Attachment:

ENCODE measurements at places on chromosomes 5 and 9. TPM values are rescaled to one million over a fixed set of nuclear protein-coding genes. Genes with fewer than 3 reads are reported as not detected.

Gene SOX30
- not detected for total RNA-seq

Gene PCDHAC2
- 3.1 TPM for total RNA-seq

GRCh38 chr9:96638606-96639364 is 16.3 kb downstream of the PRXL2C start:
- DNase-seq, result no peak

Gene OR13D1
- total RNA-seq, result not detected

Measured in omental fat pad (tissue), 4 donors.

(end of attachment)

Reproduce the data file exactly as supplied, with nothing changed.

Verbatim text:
ENCODE measurements at places on chromosomes 5 and 9. TPM values are rescaled to one million over a fixed set of nuclear protein-coding genes. Genes with fewer than 3 reads are reported as not detected.

Gene SOX30
- not detected for total RNA-seq

Gene PCDHAC2
- 3.1 TPM for total RNA-seq

GRCh38 chr9:96638606-96639364 is 16.3 kb downstream of the PRXL2C start:
- DNase-seq, result no peak

Gene OR13D1
- total RNA-seq, result not detected

Measured in omental fat pad (tissue), 4 donors.